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Neurobiol Dis. 2004 Oct;17(1):21-8.

Effects of vascular endothelial growth factor (VEGF) on motor neuron degeneration.

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  • 1Laboratory for Neurobiology, Department of Experimental Neurology, School of Medicine, University of Leuven, Leuven, Belgium.

Abstract

Both in mice and humans, low expression levels of vascular endothelial growth factor (VEGF) are linked to adult-onset motor neuron disease or amyotrophic lateral sclerosis (ALS). The mechanism through which reduced VEGF levels result in this phenotype is unknown. We therefore examined the direct effects of VEGF on motor neurons and found VEGF to have a direct neurotrophic effect on motor neurons in vitro. Survival and vulnerability to excitotoxicity of motor neurons from VEGF(delta/delta) mice was however similar to that of motor neurons from non-transgenic littermates. The VEGF concentration in the spinal cord of mutant (G93A) SOD1 mice was not different from that found in wild-type SOD1 overexpressing mice. Upregulation of VEGF in the spinal cord, by housing mutant (G93A) SOD1 mice in hypoxic conditions, did not affect their life span. Our results show that VEGF is a neurotrophic factor for motor neurons in vitro, and shortage of this neurotrophic factor may contribute to the motor neuron death observed in humans and animals with low VEGF expression levels.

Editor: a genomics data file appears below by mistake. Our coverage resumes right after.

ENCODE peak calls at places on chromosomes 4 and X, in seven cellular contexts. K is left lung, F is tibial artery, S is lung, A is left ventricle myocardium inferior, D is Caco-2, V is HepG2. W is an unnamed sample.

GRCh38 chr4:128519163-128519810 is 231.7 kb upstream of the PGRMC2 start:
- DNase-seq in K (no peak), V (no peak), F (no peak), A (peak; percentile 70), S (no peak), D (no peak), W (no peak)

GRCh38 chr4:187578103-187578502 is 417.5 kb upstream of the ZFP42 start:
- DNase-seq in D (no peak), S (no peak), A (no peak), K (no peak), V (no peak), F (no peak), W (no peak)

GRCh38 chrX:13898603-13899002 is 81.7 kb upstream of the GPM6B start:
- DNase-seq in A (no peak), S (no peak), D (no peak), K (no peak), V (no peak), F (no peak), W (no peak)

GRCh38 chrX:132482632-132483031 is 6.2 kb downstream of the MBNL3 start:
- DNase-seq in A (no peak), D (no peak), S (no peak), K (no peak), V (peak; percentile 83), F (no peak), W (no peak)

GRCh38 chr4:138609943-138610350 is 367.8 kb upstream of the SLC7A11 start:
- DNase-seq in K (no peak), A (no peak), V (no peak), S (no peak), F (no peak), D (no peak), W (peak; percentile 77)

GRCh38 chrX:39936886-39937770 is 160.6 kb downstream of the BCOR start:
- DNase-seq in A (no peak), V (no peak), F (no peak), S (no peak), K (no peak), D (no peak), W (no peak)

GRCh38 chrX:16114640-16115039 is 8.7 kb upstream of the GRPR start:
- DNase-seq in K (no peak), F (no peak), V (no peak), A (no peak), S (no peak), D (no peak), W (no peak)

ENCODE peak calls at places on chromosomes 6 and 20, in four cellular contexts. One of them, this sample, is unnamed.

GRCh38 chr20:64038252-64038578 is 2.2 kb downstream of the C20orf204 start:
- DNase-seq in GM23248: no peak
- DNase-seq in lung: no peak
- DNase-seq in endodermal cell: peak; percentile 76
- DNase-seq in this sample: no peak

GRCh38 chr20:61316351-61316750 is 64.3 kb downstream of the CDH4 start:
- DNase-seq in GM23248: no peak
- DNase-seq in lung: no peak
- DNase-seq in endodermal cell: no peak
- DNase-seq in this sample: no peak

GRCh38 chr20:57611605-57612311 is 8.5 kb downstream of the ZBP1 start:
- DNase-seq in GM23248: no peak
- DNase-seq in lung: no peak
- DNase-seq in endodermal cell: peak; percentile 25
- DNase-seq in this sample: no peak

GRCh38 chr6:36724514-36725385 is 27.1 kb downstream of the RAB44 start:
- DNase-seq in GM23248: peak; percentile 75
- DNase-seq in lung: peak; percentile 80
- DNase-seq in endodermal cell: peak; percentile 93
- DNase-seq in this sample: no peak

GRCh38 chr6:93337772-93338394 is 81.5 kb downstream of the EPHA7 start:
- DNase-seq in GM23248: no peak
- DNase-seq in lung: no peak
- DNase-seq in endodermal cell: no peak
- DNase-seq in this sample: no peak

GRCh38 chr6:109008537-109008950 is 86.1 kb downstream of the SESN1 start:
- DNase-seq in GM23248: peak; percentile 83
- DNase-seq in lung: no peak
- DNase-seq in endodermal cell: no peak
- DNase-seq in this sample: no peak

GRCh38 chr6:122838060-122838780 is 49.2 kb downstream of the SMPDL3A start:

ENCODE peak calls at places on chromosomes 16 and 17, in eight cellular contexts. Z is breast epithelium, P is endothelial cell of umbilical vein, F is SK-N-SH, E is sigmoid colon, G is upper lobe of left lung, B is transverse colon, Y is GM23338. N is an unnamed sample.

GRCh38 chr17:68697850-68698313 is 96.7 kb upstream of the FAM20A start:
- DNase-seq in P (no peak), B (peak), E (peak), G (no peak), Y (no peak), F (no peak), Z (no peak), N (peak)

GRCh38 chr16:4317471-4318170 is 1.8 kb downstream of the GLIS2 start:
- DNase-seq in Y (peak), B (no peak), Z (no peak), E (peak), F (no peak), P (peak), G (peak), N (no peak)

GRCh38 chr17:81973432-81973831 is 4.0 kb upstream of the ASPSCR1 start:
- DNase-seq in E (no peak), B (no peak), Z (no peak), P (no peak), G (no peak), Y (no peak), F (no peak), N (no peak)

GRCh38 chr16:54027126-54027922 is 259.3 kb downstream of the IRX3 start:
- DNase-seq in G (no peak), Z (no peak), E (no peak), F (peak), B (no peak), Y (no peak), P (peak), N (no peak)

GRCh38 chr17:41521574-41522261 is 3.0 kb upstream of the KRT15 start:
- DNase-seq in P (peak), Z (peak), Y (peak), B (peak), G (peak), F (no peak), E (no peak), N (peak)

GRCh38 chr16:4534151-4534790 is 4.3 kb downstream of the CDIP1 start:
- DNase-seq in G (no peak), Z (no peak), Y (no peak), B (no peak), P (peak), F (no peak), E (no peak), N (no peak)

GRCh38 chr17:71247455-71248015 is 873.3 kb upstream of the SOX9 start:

PMID:
15350962
[PubMed - indexed for MEDLINE]

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